Vancouver Sun, April 19, 2008
Lloyd Dykk
Carmen, London, cinema review
Carmen telecast grand, and perhaps more accessible
The Vancouver Sun's Lloyd Dykk took in a pre-recorded high-definition telecast of Bizet's Carmen from the Royal Opera in London
My friend Ed threatened to show up in a tuxedo. I said, "Ed, don't. It's a movie theatre. We're seeing Carmen in a movie theatre."

Thank God he showed up at 1 p.m. in his L.L. Beans but you never know what Ed will do. Carmen is his favorite opera. It's also the only opera he knows.

This was the 2006 production of Carmen from Covent Garden, a big deal. It got raves for being gutsy, sexy and realistic. Women were fanning themselves down from seeing the German tenor Jonas Kaufmann as Don Jose and the Italian baritone Ildebrando D'Arcangelo as Escamillo, and I think a few guys were too. And Anna Caterina Antonacci as Carmen isn't too bad in the looks department either.

This was the first opera telecast by Covent Garden but frankly my other experience, seeing the Met, was better, just for the theatre which was severely terraced so that you could see everything. Empire Granville 7 Cinemas aren't - they're more conventional, but it still wasn't bad. It wasn't a problem because the place was just more than half filled, and boy were they well-behaved.

I think anybody who made a noise would have been killed because nobody wanted any distraction from this Carmen, which was the best I've ever seen. The singing! That soft high B-flat in La fleur que tu m'avais jetée? Oh!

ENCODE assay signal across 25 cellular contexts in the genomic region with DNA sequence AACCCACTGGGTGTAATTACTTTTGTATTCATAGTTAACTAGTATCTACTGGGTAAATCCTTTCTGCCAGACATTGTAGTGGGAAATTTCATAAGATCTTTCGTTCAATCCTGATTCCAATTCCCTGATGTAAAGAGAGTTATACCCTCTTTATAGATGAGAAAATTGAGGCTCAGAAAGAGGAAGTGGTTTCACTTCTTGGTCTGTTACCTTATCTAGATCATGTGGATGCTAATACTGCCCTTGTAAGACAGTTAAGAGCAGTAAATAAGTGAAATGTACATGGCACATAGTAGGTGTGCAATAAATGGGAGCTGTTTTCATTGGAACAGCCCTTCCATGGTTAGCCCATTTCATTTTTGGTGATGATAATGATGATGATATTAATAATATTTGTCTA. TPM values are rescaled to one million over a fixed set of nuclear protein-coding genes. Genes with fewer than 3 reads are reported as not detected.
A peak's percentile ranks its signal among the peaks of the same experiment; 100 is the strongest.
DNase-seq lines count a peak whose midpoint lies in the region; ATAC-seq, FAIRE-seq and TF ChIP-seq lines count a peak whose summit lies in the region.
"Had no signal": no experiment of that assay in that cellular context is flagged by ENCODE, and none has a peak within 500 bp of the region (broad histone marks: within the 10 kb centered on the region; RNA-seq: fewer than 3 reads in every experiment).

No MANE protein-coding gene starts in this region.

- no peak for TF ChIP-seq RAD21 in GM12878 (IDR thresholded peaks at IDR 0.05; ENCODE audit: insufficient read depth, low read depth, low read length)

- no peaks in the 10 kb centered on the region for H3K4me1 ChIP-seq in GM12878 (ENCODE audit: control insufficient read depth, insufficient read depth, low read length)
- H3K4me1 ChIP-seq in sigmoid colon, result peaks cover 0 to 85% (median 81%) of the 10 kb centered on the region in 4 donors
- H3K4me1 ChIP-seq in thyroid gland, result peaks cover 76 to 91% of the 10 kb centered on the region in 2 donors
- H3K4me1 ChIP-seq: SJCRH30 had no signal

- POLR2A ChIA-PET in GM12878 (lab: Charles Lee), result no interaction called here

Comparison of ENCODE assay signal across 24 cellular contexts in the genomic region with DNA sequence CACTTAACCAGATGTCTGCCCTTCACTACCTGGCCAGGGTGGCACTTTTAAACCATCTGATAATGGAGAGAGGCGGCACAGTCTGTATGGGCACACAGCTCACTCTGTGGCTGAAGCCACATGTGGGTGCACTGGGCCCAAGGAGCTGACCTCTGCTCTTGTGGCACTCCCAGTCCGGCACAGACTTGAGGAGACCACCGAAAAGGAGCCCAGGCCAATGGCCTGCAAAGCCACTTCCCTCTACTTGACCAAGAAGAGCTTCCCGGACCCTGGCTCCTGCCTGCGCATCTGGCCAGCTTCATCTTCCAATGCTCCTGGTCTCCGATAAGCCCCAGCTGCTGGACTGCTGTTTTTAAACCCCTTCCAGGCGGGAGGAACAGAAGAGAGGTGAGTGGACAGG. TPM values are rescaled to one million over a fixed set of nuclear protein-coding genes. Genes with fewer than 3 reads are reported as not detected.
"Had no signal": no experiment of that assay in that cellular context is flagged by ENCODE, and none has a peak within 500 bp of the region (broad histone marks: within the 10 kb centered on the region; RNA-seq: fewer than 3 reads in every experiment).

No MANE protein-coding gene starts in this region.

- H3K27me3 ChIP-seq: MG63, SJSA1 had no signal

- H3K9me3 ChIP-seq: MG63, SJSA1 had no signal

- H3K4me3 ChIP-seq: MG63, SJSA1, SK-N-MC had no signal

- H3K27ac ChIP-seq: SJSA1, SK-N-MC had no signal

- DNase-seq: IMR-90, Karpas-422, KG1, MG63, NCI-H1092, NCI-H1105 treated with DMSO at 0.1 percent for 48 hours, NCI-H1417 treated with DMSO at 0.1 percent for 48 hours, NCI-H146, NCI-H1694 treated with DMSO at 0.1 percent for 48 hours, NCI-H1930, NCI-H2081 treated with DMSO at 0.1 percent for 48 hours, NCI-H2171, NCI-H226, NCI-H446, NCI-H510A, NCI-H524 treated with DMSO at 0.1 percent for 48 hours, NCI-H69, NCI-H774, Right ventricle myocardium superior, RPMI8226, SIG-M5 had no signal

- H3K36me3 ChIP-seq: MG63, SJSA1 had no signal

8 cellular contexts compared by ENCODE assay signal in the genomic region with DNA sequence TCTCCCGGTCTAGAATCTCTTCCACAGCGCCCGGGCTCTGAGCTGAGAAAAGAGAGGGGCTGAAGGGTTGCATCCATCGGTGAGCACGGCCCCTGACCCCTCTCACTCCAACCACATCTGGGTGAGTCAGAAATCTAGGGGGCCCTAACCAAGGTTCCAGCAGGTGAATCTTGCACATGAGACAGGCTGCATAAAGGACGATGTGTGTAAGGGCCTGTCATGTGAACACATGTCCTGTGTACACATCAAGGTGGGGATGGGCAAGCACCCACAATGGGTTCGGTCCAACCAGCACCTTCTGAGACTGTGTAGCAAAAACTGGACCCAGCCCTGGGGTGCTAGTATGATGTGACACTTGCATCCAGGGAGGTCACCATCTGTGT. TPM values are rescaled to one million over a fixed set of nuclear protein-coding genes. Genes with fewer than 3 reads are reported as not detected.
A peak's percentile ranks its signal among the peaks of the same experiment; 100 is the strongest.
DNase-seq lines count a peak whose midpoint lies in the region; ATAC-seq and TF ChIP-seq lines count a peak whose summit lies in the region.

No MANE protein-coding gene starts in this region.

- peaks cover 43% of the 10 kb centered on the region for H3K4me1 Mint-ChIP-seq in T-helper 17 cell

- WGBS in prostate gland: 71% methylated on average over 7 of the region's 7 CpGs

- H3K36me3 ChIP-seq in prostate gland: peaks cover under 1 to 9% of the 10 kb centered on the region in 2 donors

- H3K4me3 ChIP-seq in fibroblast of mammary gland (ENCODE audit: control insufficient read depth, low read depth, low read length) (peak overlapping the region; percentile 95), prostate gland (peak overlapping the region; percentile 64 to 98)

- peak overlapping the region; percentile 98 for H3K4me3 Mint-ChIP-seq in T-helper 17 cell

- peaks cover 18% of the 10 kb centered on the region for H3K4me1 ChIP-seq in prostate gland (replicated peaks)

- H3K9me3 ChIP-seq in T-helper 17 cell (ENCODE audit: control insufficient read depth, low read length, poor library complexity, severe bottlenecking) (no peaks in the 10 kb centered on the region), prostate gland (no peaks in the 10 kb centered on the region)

The conducting? Ed said he could have spent the whole three hours just watching conductor Antonio Pampanno. The direction by Francesca Zambella was as free as what you'd see in a very good movie. And the singing was incredible but as far as I'm concerned, everybody played a slight second fiddle to the minor part of Micaëla starring the amazing soprano Norah Amsellem. How could that aria have been better?

When it was over, Ed was rapt. But again he brought up Arthur Fiedler and the Boston Pops Play the Beatles, a formative moment for him, apparently. And as it turns out, he doesn't even like opera and the only reason he likes Carmen is the instrumental music.

"It's fine but there's too much singing." At least that's what he said before.

His last words on Saturday: "Is there a DVD of this?"

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